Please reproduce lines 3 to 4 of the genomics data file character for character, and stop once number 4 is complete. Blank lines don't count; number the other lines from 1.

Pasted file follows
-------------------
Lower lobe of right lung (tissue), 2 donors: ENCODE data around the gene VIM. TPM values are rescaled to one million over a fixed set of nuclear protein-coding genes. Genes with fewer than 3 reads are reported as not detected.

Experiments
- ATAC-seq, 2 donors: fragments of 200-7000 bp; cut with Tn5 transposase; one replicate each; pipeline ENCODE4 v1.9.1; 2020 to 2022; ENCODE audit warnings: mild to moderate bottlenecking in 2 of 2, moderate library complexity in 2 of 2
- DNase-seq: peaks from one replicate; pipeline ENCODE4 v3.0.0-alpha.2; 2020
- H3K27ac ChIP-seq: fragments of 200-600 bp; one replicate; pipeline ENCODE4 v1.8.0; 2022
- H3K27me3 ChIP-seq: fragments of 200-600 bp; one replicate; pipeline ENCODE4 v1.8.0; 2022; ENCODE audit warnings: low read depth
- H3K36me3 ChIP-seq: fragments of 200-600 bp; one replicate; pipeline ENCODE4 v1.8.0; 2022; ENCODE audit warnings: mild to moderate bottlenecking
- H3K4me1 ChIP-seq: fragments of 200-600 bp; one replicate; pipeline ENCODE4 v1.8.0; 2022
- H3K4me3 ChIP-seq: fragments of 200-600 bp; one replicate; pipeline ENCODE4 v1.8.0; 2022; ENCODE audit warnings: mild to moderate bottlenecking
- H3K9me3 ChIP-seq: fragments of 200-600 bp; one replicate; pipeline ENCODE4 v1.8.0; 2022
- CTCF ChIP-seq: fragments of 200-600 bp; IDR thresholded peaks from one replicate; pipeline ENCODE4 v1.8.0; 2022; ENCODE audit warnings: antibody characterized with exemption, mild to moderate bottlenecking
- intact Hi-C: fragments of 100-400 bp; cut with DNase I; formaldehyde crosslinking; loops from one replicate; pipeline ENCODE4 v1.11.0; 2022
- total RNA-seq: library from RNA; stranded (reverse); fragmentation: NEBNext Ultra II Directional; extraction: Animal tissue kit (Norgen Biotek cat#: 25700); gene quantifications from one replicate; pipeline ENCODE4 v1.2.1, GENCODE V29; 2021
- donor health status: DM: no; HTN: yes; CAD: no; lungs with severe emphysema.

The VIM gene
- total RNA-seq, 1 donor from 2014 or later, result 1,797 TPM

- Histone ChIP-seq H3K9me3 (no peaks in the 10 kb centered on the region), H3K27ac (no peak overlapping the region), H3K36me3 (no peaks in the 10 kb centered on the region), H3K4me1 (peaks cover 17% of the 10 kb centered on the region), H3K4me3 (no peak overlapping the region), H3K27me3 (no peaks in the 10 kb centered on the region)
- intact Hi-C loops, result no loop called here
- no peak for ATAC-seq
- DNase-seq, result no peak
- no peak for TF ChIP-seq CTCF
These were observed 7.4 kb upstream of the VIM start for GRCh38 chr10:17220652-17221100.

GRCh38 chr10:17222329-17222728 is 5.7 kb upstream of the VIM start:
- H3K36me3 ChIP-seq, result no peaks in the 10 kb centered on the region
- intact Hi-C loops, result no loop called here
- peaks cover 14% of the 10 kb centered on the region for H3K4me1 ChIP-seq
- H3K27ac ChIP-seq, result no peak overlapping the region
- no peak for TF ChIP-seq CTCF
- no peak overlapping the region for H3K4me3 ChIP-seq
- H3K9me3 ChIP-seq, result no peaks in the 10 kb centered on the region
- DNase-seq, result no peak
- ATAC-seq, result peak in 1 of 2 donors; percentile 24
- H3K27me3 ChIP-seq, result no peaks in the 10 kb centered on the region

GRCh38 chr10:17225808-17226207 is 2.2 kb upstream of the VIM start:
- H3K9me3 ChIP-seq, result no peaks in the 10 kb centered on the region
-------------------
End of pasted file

- ATAC-seq, 2 donors: fragments of 200-7000 bp; cut with Tn5 transposase; one replicate each; pipeline ENCODE4 v1.9.1; 2020 to 2022; ENCODE audit warnings: mild to moderate bottlenecking in 2 of 2, moderate library complexity in 2 of 2
- DNase-seq: peaks from one replicate; pipeline ENCODE4 v3.0.0-alpha.2; 2020